16. Un Mo Yan ancora più surreale e metaletterario del solito.Il paese dell'alcol l'ho trovato sì, un'allegoria della Cina che "mangia i propri figli", (vedi i fatti di Tian'anmen avvenuti poco prima del romanzo stesso), sì una satira della tendenza cinese all'esagerare con cibo e alcol anche in occasioni che riguardano il lavoro, ma per me contiene anche una profonda riflessione su cosa sia la letteratura, il suo scopo e significato (un mezzo per raccontare la verità attraverso la finzione) e l [...]

    17. This is a book that you win a Nobel prize for. This is the book to read if you were confused by the Nobel committee's use of the term "hallucinatory realism." It styles itself as a novel, but it is a novel in a innovative style comparable perhaps to David Foster Wallace's Infinite Jest. Unfortunately, just like the other works of Mo Yan, this novel is extremely Chinese. It is difficult to grasp many of the finer points in the translation, and the connections the author draws between food, drink, [...]

    18. Hmmmm. Don’t know want to make of this. Is it brilliant? A carefully crafted critique of China’s corrupt elite? Or just a bizarre surrealistic tale? I have no idea.The story more or less revolves around special investigator Ding Gou’er, who is sent to the city of Liquorland to look into rumours that city officials are eating children. Yep, eating children. But interspersed with that story is correspondence between Li Yidou, an aspiring writer, and Mo Yan, the author of the novel. The corre [...]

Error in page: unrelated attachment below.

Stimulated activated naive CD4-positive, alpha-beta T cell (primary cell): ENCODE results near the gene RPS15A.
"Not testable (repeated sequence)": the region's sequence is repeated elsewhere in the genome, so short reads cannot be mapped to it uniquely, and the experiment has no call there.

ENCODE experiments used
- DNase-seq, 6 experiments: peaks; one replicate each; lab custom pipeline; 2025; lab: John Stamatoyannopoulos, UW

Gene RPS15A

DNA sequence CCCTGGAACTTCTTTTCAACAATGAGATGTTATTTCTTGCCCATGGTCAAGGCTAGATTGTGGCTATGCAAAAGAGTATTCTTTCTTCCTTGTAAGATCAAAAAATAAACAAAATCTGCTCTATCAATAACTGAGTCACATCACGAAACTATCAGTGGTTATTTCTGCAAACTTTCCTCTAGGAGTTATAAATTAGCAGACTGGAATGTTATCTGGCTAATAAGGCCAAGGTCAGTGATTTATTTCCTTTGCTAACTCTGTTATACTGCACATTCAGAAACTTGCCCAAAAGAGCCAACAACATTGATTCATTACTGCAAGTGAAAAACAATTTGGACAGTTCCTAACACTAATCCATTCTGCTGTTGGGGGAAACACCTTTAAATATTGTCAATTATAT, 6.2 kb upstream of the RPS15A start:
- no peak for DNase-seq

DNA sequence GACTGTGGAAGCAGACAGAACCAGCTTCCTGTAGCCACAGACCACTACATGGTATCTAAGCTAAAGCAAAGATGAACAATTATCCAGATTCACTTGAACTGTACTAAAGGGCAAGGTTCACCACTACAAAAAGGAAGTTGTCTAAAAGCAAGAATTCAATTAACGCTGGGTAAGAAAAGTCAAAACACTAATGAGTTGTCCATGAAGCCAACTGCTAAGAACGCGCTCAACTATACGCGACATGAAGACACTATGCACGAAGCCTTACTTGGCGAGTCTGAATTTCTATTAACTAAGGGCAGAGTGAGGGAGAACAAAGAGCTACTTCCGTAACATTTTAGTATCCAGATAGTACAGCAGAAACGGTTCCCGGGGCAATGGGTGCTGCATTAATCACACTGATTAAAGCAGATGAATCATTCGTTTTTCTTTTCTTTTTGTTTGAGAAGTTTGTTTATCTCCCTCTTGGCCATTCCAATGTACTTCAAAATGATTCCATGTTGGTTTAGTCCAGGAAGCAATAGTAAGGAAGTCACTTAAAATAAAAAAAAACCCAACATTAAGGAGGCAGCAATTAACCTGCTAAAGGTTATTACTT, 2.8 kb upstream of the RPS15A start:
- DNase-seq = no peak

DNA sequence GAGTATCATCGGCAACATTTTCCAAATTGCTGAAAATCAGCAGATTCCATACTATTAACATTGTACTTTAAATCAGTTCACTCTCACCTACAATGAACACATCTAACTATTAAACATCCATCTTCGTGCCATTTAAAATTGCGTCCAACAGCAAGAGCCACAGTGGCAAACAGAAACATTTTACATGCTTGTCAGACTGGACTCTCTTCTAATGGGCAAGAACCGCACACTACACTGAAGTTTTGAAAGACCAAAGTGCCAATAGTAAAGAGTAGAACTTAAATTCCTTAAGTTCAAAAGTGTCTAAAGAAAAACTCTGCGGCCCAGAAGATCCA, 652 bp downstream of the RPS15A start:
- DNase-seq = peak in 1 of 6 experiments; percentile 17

19. Trink, trink, Brüderlein, trink!Die Chinesen sind magengesteuert. Angedeutet hat sich das für mich schon immer bei der Beschäftigung mit China; richtig klar wurde es mir, nachdem ich Eine Himmelsreise: China in sechs Gängen gelesen hatte. Vor kaum etwas schrecken die Ostasiaten zurück: Was sich bewegt, kann gegessen werden. Doch der Hintergrund dieses Buchs lässt selbst den Schlangentopf-gewohnten Kantonesen erstarren - in der Stadt Jiuguo sollen hochrangige Funktionäre kleine Kinder esse [...]

    20. I feel bad giving this three, but I can't just keep giving everything four.Mo Yan writes his books by hand very quickly with little editing, and this is exactly how they read: Mo Yan writes with an incredible amount of energy, and you are often taken on tangents that lead you right where you started out from. Sometimes a little more coherence would be welcome, but this being said there is very definitely a coherent overarching structure to the book as a whole.Every writer since Pynchon that has [...]

    21. Tak sobie wyobrażam osobę, która sięga po tę książkę myśląc, że czeka go naturalistyczny obraz Chin. Zresztą wydawca zadbał o to, żeby tak ją sprzdać, na okładce stoi jak byk "prawda o Chinach nie jest piękna". No więc taka osoba, która spodziewa się Nędzników z Pekinu musi przeżyć niezły szok. "Kraina wódki" jest rozbuchana pod każdym względem - formy, w której opowieść przeplata się z korespondencją Mo Yana, języka skrzącego się od jadeitowych kryształów [...]